Based on our procedures performed above, we noted no aspects requiring further consideration.
Utilising our forensics expertise, we also held discussions with the Group's internal and external legal experts, forensics investigation team and management, and inspected their presentations of their findings to the Group to:
We evaluated whether the findings from the forensic investigation have been adequately considered, recorded and disclosed as in notes 23 and 34 to the consolidated financial statements as at 31 July 2020, and whether subsequent events or further investigations performed by all of management's experts have identified subsequent changes to the exposures identified and disclosed. We noted no matters or exposures requiring further consideration.
We inspected correspondence received by management from the respective regulatory authorities to evaluate the adequacy of exposures accounted for and disclosures made in the consolidated financial statements. We noted no matters requiring further consideration.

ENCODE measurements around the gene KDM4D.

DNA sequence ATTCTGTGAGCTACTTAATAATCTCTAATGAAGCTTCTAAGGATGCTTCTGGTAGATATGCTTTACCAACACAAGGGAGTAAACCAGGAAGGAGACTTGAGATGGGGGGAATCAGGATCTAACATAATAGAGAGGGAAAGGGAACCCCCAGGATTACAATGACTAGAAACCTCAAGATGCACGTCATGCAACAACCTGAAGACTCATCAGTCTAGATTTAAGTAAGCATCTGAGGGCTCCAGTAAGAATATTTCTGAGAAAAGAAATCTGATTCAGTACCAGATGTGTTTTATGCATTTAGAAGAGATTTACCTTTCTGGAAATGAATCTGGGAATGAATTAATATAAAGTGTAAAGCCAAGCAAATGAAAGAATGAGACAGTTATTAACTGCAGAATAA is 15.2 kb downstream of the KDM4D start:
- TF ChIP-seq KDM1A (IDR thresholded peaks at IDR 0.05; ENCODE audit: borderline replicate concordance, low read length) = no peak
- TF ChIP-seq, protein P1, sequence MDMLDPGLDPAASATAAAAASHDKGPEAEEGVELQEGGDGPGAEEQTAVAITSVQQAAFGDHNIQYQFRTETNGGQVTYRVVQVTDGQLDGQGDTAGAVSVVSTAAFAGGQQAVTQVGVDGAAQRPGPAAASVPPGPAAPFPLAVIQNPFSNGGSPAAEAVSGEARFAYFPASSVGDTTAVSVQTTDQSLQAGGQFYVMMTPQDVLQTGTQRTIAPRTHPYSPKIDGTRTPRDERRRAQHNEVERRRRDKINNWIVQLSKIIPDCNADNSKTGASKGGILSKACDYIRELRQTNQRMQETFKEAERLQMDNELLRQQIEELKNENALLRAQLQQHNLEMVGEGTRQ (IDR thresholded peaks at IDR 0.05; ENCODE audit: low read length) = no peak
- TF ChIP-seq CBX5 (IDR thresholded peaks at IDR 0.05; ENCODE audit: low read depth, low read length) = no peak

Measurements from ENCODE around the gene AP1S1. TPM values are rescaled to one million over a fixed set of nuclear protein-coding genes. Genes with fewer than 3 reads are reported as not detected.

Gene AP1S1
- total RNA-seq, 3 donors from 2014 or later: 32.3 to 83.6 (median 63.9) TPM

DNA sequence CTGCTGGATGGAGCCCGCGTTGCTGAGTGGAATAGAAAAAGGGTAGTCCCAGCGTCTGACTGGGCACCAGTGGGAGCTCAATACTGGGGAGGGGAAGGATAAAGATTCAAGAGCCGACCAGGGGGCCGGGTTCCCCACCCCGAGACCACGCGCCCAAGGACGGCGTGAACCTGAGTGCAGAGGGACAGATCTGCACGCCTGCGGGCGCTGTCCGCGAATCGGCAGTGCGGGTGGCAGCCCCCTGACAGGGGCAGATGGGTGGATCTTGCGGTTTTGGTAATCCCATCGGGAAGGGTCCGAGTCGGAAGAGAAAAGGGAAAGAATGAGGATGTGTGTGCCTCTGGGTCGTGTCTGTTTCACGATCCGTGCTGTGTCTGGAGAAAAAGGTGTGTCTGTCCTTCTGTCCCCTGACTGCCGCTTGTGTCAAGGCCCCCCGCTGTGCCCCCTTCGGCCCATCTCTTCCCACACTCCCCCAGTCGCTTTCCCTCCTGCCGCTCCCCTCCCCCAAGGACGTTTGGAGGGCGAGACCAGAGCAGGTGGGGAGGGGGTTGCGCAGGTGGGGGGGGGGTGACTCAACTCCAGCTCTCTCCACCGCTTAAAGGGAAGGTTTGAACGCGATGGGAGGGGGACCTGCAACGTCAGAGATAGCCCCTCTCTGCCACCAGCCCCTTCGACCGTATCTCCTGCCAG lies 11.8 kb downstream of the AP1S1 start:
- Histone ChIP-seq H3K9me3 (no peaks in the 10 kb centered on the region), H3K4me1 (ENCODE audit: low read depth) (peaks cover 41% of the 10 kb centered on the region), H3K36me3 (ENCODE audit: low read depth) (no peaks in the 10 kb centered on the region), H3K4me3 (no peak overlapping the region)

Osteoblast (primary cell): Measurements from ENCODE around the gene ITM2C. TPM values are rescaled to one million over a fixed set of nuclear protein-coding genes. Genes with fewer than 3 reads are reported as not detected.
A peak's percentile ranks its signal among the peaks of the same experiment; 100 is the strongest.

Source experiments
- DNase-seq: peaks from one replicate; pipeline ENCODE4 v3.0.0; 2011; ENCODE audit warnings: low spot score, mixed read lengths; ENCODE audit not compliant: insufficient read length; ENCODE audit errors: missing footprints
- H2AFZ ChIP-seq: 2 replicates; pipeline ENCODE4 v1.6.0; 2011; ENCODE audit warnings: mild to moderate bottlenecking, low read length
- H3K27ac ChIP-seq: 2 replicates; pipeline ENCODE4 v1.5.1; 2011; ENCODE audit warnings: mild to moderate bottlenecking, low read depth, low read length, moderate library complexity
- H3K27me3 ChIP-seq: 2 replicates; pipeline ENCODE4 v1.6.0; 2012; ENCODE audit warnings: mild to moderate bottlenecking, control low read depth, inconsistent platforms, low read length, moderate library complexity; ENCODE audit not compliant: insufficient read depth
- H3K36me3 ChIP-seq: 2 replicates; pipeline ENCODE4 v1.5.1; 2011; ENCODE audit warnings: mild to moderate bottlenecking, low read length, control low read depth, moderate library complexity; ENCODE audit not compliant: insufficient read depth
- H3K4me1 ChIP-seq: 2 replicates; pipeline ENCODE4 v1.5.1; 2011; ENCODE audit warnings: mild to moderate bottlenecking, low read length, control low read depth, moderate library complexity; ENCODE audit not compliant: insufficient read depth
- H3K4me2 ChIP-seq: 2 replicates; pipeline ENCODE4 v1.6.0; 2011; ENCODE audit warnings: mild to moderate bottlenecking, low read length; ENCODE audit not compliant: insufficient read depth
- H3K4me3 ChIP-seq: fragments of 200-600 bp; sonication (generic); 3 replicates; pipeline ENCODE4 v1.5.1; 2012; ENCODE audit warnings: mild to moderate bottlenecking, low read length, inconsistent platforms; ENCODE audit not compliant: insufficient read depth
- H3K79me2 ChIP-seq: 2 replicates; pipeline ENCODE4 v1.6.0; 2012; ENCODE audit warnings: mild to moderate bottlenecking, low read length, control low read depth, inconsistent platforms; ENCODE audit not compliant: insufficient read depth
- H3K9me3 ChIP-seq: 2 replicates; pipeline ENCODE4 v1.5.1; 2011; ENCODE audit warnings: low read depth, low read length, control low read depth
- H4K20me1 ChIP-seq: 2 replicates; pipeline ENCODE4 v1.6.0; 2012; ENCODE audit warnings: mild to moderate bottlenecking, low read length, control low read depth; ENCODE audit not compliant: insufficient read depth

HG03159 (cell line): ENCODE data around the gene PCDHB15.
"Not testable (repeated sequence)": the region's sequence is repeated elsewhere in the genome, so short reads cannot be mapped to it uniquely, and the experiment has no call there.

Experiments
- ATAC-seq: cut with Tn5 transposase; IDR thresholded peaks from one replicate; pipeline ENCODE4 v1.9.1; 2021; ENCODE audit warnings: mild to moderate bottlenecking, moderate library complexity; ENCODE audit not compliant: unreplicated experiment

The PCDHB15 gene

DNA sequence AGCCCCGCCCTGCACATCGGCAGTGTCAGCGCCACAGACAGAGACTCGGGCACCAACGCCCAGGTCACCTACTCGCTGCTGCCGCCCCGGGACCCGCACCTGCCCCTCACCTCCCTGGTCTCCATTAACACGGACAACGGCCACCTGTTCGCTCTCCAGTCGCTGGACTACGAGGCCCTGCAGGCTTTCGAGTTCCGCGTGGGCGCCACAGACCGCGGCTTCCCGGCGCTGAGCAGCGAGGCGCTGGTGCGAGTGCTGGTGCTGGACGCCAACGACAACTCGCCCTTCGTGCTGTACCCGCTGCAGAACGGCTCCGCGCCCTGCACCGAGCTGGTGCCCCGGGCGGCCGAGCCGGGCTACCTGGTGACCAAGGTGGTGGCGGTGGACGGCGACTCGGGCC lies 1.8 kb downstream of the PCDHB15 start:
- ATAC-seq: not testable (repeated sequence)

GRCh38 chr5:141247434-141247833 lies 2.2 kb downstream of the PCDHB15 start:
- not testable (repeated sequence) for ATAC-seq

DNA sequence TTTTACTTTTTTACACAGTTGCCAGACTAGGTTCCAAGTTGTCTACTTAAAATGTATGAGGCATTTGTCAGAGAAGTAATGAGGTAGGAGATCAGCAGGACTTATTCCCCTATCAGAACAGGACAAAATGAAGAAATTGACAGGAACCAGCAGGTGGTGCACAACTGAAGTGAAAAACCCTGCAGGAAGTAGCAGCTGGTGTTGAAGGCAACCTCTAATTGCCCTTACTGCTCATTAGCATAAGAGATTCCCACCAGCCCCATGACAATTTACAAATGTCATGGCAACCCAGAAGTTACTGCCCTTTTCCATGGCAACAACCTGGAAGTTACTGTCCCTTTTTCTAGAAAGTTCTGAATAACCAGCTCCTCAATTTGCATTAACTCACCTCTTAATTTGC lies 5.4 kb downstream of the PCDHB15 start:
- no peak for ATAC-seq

The directors are responsible for the other information. The other information comprises the information included in the documents titled "EOH Integrated Report 2020" and "EOH Holdings Limited Annual Financial Statements for the year ended 31 July 2020", which includes the Directors' Report, the Audit Committee's Report and the Report of the Company Secretary as required by the Companies Act of South Africa. The other information does not include the consolidated or the separate financial statements and our auditor's reports thereon.
Our opinion on the consolidated financial statements does not cover the other information and we do not express an audit opinion or any form of assurance conclusion thereon.
In connection with our audit of the consolidated financial statements, our responsibility is to read the other information identified above and, in doing so, consider whether the other information is materially inconsistent with the consolidated financial statements or our knowledge obtained in the audit, or otherwise appears to be materially misstated.
If, based on the work we have performed, we conclude that there is a material misstatement of this other information, we are required to report that fact. We have nothing to report in this regard.
Responsibilities of the directors for the consolidated financial statements